James Madison Papers

Jeremiah Morton to James Madison, 2 April 1828

Fredericksburg April 2nd. 1828.

Dear Sir,

The subject of my communication, will plead my apology for this intrusion upon your retirement.

The whole of your public life is as strongly marked with mercy as with intelligence, for no one I beleive, was ever recommended to your clemency, to whom your heart did not cheerfully extend pardon. The conviction that prejudicd and malicd, which too often sway weak minds has no place in your bosom strengthens me in the confidence of my appeal.

I was pained to hear the great outrage upon your deceased servant—You have no doubt learnt that three of the slaves of Mrs. S. and G. Smith have been tried and condemned to death for that deed. Although death was the consequence of the chastisement inflicted, yet I beleive none, who heard the trial through, resisted the opinion, that they did not intend killing him. Under this opinion the court was unaimous in recommending them all to the mercy of the Executive and council. Before leaving Madison I drew up a short petition to the Executive, for circulation in the county—and left there under the impression, it would be generally signed, as the feeling, so far as I could ascertain the public pulse, was in favour of their punishment being commuted into transportation. If you had not been the master of the deceased rest assured I should not now trouble you—but standing in that relation, any expression of your opinion and feelings upon the subject might be peculiarly proper, as I am confident it would be powerfully operative with the depositaries of mercy. I saw the criminals the day after condemnation, and never did I behold more penitent beings—On their knees I found them—on their knees I left them, bewailing their ignorance and pleading for mercy from God and man. Their afflictions sunk deep into my heart—and in droping a tear over their crimes I promised my feeble efforts to have them sent beyond the seas. To them ’twas as the joy of light to the blind man. "Any place in any country so my life is spared."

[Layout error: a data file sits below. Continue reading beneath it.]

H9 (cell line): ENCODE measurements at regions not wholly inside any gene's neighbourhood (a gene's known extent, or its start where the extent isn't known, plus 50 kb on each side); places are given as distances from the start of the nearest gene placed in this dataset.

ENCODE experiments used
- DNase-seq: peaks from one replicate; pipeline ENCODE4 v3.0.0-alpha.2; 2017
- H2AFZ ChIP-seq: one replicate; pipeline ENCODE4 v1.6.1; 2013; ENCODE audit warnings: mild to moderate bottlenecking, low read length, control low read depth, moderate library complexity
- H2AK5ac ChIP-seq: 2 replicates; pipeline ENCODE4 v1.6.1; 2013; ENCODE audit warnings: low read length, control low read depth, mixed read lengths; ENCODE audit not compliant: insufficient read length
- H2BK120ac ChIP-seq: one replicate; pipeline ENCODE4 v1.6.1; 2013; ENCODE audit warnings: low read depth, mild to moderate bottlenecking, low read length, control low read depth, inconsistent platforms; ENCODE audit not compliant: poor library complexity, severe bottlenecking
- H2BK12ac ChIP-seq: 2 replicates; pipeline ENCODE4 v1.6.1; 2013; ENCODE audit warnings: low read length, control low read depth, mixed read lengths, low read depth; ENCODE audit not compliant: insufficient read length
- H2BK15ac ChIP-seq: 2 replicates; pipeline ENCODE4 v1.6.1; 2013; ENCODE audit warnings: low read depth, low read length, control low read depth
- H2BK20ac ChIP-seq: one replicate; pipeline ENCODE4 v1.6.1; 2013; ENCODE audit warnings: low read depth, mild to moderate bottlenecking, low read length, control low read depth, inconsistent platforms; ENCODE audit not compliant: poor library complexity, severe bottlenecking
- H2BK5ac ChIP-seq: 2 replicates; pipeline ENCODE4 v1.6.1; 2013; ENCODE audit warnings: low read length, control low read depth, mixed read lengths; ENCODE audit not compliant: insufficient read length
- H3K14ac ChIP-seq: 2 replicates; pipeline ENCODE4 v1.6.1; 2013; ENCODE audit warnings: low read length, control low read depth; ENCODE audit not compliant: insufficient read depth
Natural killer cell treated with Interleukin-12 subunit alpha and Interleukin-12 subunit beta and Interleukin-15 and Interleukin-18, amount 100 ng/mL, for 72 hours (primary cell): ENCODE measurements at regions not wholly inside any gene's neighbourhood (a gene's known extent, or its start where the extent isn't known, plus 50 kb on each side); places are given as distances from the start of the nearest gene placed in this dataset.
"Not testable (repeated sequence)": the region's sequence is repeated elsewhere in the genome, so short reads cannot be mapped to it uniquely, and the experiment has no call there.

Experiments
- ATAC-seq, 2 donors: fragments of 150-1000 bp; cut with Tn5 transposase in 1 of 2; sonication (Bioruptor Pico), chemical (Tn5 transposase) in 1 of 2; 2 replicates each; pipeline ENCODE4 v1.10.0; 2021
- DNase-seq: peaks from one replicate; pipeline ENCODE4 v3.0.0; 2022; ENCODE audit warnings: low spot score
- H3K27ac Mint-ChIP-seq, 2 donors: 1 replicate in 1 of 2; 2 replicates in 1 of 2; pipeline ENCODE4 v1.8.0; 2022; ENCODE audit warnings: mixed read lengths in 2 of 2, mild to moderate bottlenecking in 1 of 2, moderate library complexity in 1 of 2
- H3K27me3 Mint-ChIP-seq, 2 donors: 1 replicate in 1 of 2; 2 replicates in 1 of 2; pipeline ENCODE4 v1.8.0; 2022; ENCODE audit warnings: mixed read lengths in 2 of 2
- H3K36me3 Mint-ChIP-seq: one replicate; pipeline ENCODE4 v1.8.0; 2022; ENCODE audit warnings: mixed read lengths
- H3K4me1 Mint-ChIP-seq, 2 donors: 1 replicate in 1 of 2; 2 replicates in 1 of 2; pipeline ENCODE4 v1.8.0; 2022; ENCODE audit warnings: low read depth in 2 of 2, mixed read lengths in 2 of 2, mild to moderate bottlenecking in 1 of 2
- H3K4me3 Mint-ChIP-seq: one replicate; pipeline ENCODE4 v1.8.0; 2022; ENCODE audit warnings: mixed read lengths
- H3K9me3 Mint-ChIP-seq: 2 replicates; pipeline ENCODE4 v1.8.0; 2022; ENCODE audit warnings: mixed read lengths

It is said by Dr. Young that troubles seldom come alone—They tread upon the heels of one another—When the sad bereavment of Mrs. Smith and family is still green in memory, this new trial has come upon them. Their afflictions have been great indeed—and would to God their cup of bitterness may not be further steeped by the death of servants, for whom with all their guilt, they cannot but deeply feel—Any aid on your part to prevent this will be most gratefully and affectionately remembered by the family. Will you be kind enough to let me hear from you soon, as I intend to Richmond—With sentiments of veneration, I remain, Yr. Obt. Sert

Jeremiah Morton

RC (DLC). Docketed by James Madison.

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